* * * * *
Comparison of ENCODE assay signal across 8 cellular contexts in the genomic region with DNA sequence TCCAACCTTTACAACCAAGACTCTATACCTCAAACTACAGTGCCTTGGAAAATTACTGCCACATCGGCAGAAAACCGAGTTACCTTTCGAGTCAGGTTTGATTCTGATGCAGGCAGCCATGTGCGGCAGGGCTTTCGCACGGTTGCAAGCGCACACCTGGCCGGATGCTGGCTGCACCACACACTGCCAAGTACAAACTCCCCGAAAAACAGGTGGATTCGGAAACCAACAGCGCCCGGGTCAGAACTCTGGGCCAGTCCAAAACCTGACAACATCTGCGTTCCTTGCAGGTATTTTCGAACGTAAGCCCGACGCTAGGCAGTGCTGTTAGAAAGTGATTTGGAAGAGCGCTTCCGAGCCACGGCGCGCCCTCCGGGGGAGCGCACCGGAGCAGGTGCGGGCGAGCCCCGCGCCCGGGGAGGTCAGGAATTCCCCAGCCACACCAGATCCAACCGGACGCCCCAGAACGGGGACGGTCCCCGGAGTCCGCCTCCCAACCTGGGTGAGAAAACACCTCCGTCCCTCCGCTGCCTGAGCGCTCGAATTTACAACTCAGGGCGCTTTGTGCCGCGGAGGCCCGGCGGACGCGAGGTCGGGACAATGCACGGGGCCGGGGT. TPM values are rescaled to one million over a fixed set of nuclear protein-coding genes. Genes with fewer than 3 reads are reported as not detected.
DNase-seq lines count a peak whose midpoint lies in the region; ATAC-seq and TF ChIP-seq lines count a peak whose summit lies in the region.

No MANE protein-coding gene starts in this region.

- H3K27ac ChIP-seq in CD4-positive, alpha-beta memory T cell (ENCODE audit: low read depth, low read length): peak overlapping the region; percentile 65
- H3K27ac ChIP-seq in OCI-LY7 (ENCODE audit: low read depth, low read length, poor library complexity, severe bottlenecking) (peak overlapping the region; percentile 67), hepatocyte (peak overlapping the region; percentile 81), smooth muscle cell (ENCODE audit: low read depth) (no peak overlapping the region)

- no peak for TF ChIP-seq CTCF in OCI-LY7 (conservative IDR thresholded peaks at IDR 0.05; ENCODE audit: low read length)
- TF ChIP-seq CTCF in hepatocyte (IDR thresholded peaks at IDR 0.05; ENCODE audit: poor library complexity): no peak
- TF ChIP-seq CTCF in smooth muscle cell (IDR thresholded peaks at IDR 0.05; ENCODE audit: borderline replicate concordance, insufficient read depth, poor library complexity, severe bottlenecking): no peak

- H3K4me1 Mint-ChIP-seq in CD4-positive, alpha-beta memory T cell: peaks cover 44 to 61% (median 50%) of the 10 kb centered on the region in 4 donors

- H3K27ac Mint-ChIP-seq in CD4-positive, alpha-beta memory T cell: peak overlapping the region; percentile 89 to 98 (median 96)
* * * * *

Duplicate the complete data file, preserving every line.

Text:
Comparison of ENCODE assay signal across 8 cellular contexts in the genomic region with DNA sequence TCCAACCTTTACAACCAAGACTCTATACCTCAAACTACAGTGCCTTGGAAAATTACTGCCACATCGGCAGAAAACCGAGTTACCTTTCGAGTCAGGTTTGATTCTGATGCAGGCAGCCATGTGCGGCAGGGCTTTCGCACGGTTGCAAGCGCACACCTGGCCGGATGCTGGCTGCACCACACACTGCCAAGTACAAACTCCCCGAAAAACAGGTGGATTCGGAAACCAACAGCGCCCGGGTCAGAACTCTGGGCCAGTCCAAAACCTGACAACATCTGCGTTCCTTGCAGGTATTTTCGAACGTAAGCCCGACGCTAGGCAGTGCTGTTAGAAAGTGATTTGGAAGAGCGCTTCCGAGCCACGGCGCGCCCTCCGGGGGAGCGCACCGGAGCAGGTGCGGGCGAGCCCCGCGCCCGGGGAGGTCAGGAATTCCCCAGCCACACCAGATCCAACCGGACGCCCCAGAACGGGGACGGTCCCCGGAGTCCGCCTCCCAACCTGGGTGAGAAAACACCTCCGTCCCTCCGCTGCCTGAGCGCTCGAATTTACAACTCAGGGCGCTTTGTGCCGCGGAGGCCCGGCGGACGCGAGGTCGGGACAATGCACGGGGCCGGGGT. TPM values are rescaled to one million over a fixed set of nuclear protein-coding genes. Genes with fewer than 3 reads are reported as not detected.
DNase-seq lines count a peak whose midpoint lies in the region; ATAC-seq and TF ChIP-seq lines count a peak whose summit lies in the region.

No MANE protein-coding gene starts in this region.

- H3K27ac ChIP-seq in CD4-positive, alpha-beta memory T cell (ENCODE audit: low read depth, low read length): peak overlapping the region; percentile 65
- H3K27ac ChIP-seq in OCI-LY7 (ENCODE audit: low read depth, low read length, poor library complexity, severe bottlenecking) (peak overlapping the region; percentile 67), hepatocyte (peak overlapping the region; percentile 81), smooth muscle cell (ENCODE audit: low read depth) (no peak overlapping the region)

- no peak for TF ChIP-seq CTCF in OCI-LY7 (conservative IDR thresholded peaks at IDR 0.05; ENCODE audit: low read length)
- TF ChIP-seq CTCF in hepatocyte (IDR thresholded peaks at IDR 0.05; ENCODE audit: poor library complexity): no peak
- TF ChIP-seq CTCF in smooth muscle cell (IDR thresholded peaks at IDR 0.05; ENCODE audit: borderline replicate concordance, insufficient read depth, poor library complexity, severe bottlenecking): no peak

- H3K4me1 Mint-ChIP-seq in CD4-positive, alpha-beta memory T cell: peaks cover 44 to 61% (median 50%) of the 10 kb centered on the region in 4 donors

- H3K27ac Mint-ChIP-seq in CD4-positive, alpha-beta memory T cell: peak overlapping the region; percentile 89 to 98 (median 96)